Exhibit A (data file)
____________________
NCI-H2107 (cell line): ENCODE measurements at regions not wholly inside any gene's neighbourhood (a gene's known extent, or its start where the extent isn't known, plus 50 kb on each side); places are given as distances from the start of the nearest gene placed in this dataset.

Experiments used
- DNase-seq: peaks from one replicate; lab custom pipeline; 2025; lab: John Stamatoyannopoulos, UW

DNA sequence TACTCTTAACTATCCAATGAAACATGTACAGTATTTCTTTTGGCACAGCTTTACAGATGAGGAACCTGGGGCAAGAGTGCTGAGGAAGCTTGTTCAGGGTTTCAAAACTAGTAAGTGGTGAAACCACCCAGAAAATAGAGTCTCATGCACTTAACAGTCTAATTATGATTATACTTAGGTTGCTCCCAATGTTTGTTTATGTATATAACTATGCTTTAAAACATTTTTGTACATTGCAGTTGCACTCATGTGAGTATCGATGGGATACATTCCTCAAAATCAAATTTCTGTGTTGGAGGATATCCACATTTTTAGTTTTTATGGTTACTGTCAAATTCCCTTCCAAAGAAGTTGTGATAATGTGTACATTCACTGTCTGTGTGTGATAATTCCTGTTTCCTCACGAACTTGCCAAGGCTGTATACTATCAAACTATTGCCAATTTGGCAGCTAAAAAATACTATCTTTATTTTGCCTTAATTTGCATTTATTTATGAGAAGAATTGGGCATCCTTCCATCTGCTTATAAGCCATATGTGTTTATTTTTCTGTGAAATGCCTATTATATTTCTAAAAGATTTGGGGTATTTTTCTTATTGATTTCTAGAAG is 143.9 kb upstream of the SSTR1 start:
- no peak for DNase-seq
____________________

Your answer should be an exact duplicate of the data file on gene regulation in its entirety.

NCI-H2107 (cell line): ENCODE measurements at regions not wholly inside any gene's neighbourhood (a gene's known extent, or its start where the extent isn't known, plus 50 kb on each side); places are given as distances from the start of the nearest gene placed in this dataset.

Experiments used
- DNase-seq: peaks from one replicate; lab custom pipeline; 2025; lab: John Stamatoyannopoulos, UW

DNA sequence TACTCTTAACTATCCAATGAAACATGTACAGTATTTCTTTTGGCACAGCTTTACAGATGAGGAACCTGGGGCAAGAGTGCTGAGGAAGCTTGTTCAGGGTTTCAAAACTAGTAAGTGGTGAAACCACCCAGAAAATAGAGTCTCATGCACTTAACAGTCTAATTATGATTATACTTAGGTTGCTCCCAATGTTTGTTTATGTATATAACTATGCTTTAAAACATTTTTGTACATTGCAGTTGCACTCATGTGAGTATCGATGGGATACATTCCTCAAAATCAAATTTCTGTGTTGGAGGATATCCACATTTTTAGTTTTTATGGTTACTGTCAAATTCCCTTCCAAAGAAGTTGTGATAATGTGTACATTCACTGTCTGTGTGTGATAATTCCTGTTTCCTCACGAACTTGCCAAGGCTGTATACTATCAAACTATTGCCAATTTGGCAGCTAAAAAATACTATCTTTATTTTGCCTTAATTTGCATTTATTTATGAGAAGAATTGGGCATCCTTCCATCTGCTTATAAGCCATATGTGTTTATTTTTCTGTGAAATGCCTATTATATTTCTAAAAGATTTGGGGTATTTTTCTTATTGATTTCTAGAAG is 143.9 kb upstream of the SSTR1 start:
- no peak for DNase-seq